Q: I inquired about genetic engineering of fodder crops and received this answer: "Molecular approaches to improvement of guinea grass, an important tropical and subtropical forage for cattle, have included genetic sequencing and marker-assisted breeding. To
A: The genes that make up the blue print for an organism are carried on its DNA, which consists of a string with information coded much like letters and words. Genes or sets of genes determine many of the physical and biochemical characteristics of the organism – for example a gene for growth rate, or a set of genes that make a plant drought tolerant. Genetic sequencing is the determination of the precise DNA sequences that make up the genes of an organism (the Human Genome Project is the most famous example of this). Using this information, researchers can identify certain DNA elements th [...]GMO Basics How GMOs Are Made
A: If by “rogue proteins” you are referring to proteins that could be incidentally produced as a result of new cryptic reading frames, my co-authors and I discuss this in a publication (Herman et al., 2011). In brief, proteins could theoretically be produced by “hidden” or “cryptic” DNA sequences. In the case of GM crops, such sequences would be generated at random. The chances of assembling a gene that actually expresses a protein by random is very low, the chances of this protein being functional is miniscule, and the chances of it being a safety concern are astronomically sm [...]GMO Basics How GMOs Are Made
A: Research has shown that the insecticidal proteins produced by insect-protected GM crops can be released into the soil. The proteins are released from the roots as they develop and from plant tissues and pollen in the soil as they decay. Therefore, assessment of the potential effects of these proteins on soil organisms is an important component of the regulatory review of insect-protected GM crops. Direct testing is conducted against earthworms and springtails, both of which are important in processing organic matter and maintaining a healthy soil. No effects of the ins [...]Environment Crop protectants
Q: Considering that in nature there is a panoply of Bt protein variants with differential activities, I was wondering whether this evolutionary potential has been tapped to overcome emerging insect Bt resistance in transgenic agricultural systems? I.e. do al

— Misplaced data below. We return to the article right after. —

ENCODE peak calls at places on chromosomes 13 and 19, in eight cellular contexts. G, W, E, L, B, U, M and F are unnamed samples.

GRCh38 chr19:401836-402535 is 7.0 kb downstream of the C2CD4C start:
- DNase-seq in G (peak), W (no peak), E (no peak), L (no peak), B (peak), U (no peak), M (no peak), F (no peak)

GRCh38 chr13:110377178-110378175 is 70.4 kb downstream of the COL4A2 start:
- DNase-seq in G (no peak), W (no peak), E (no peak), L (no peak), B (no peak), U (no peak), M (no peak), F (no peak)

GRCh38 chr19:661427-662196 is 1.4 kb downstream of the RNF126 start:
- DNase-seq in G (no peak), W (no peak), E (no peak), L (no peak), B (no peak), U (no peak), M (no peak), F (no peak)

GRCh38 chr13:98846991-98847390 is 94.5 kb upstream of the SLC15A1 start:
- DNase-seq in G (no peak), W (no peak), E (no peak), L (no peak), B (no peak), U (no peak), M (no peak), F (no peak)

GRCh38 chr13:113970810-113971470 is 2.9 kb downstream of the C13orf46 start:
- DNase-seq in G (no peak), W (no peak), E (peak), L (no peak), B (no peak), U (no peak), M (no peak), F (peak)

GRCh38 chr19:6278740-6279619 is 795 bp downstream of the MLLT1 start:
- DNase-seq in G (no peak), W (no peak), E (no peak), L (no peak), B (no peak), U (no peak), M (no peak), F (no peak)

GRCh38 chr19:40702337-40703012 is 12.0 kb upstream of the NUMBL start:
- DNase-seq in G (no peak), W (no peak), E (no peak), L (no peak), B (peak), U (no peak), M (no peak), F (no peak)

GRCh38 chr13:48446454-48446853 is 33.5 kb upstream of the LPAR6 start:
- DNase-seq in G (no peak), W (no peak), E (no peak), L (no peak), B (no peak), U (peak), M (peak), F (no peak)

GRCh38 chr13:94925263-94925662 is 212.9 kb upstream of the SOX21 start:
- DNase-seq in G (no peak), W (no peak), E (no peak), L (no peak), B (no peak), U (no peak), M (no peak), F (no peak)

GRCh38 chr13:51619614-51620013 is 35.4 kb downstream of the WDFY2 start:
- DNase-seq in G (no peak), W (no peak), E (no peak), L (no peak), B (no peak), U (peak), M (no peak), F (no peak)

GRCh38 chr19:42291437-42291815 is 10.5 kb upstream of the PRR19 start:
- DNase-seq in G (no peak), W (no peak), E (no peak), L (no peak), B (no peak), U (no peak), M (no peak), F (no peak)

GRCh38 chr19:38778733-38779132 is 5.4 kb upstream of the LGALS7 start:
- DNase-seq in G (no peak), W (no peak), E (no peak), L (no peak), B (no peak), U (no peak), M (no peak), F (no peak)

A: Today, there are several GM crops that produce different proteins derived from Bacillus thuringiensis (i.e. Bt proteins). Some of the Bt proteins that we use provide protection from lepidopteran pests that feed on foliage, flowers, and grain (e.g. European corn borer, cotton bollworm). Different Bt proteins provide protection from coleopteran pests that feed on roots (corn rootworm). Within these two groups, industry uses a range of specific proteins to delay or overcome pest adaptation, as you suggest. For example, the Cry1Fa and Cry2Ab Bt proteins both provide [...]GMO Basics How GMOs Are Made
A: GM corn traits are developed for a variety of reasons, but always to achieve a certain goal. For example, some GM corn traits may be for insect resistance for specific target pests, herbicide resistance for specific herbicides, or even characteristics for specific types of production, like ethanol. The Syngenta genes in GM corn are: Cry1Ab (Insect resistance - lepidopteran)/PAT (phosphinothricin-N-acetyltransferase) (herbicide tolerance - glufosinate) dmEPSPS (5-enolpyruvylshikimate-3 [...]
A: Corn contains about 50,000 genes, and through conventional breeding, corn breeders have created combinations of these genes to produce a crop that is highly useful within agricultural systems. The tools of genetic engineering have enabled the addition of specific genes for new specific traits that cannot easily be developed through conventional breeding, such as season-long protection from feeding by insect pests and high levels of tolerance to specific herbicides. For example, insecticidal proteins, such as Cry1F and Cry34/35Ab1, have been added using genes from the common soil b [...]
A: This is a good question and first, I would like to state that not all of the corn seed developed by Monsanto contains an inserted gene as some farmers prefer to plant conventional corn hybrids, and we continue to develop those seeds and make them available. The ability to add specific beneficial genes to corn has enabled the use of additional tools to protect yield. The type of genes that are added to genetically modified corn generally fall under three categories: herbicide tolerance, insect protection and drought stress protection. Farmers have th [...]Other